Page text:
Cluj County

Cluj County
Județul Cluj

Coat of arms

Location within Romania
Coordinates: 46°43′N 23°32′E / 46.717°N 23.533°E / 46.717; 23.533Coordinates: 46°43′N 23°32′E / 46.717°N 23.533°E / 46.717; 23.533
Country Romania
Historical region Transylvania
Development region Nord-Vest
County seat Cluj-Napoca
  President of the County Council Marius Mânzat (PNL)
  Prefect Gheorghe Vușcan
  Total 6,674 km2 (2,577 sq mi)
Area rank 12th
Population (2011)
  Total 691,106
  Rank 4th
  Density 100/km2 (270/sq mi)
Demonym(s) Clujean (male)
Clujeancă (female)
Time zone EET (UTC+2)
  Summer (DST) EEST (UTC+3)
Postal code 40wxyz1
Area code(s) +40 x642
Car plate CJ3
GDP 23.2 billion lei (2012)[1]
GDP per capita €6,699 (2013)[2]
Website County Council
1w, x, y and z are digits that indicate the city, the street, part of the street or even the building of the address.
2x is a digit indicating the operator: 2 for the former national operator, Romtelecom and 3 for the other ground telephone networks.
3Used on both the plates of the vehicles that operate only in the county limits (like utility vehicles, ATVs, etc.) and the ones used outside the county.

Cluj (Romanian pronunciation: [kluʒ]; Hungarian: Kolozs megye) is a county (județ) of Romania, in Transylvania, with the capital city at Cluj-Napoca.


In Hungarian, it is known as Kolozs megye, and in German as Kreis Klausenburg. During Austro-Hungarian administration, before 1918, there was a county with similar name (see: Kolozs County).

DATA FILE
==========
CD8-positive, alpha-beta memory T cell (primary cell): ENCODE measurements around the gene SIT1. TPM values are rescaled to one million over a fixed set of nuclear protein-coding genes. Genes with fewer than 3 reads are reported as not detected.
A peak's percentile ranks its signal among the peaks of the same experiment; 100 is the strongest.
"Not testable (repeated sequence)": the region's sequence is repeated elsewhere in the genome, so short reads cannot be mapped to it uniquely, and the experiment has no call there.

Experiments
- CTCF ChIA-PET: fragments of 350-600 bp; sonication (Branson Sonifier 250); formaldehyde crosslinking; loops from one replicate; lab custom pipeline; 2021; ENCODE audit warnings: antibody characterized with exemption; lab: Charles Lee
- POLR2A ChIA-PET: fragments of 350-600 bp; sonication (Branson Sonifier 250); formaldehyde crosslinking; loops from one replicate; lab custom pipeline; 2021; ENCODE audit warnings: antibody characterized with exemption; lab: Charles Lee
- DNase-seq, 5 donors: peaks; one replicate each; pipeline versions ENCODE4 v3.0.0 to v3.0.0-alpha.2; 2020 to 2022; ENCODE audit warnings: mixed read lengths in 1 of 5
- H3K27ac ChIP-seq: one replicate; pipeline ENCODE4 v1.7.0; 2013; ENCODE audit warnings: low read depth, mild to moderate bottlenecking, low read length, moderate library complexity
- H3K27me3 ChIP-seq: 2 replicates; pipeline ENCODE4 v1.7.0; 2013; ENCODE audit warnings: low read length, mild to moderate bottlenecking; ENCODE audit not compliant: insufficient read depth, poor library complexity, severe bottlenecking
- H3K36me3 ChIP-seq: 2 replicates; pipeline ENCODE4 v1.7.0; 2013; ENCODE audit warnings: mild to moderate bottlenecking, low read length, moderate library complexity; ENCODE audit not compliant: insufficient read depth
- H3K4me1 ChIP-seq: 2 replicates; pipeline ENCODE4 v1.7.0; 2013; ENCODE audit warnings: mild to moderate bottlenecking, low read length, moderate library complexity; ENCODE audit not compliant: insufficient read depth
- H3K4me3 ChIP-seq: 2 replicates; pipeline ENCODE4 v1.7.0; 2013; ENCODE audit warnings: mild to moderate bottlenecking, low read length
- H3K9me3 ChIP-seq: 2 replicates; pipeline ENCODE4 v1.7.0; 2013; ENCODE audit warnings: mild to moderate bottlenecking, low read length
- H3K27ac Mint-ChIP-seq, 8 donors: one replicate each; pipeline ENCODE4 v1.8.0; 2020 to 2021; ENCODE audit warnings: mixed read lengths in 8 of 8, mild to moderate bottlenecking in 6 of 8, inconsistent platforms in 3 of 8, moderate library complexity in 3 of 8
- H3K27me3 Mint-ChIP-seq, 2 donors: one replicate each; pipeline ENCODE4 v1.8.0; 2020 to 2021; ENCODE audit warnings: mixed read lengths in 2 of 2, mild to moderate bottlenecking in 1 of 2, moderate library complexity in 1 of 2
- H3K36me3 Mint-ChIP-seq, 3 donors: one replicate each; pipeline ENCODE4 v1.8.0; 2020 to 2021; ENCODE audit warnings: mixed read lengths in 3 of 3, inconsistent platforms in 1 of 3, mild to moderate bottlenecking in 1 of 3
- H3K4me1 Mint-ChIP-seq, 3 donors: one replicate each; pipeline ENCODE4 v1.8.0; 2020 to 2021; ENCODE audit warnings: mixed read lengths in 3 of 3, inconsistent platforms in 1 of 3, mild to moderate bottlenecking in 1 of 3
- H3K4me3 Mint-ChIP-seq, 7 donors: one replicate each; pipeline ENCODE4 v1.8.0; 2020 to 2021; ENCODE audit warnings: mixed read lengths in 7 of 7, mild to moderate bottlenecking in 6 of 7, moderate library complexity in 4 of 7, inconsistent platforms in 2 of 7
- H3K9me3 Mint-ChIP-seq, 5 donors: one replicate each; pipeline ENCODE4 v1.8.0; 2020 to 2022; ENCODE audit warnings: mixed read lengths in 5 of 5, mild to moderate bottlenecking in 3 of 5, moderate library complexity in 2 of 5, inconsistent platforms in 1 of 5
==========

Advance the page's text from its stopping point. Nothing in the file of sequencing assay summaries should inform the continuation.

At the 2011 census, Cluj County had a population of 691,106 inhabitants, down from the 2002 census. At 1 January 2015, an analysis of the National Institute of Statistics revealed that 13.7% of the county population was between 0 and 14 years, 69.8% between 15 and 64 years, and 16.4% 65 years and over.[3] 66.3% of the population lives in urban areas, having the fourth highest rate of urbanization in the country, after Hunedoara (75%), Brașov (72,3%) and Constanța (68,8%).[4]

Ethnic composition

At the 2011 census, the ethnic composition was as follows:[5]


Cluj County lies in the northwestern half of the country, between parallels 47°28' in north and 46°24' in south, meridians 23°39' in west and 24°13' in east, respectively. It covers an area of 6,674 km2 unfolded in the contact zone of three representative natural units: Apuseni Mountains, Someș Plateau and Transylvanian Plain. Cluj County is the 12th largest in the country and occupies 2.8% of Romania's area. It is bordered to the northeast with Maramureș and Bistrița-Năsăud counties, to the east with Mureș County, to the south with Alba County, and to the west with Bihor and Sălaj counties.


Pietrele Albe, Vlădeasa Massif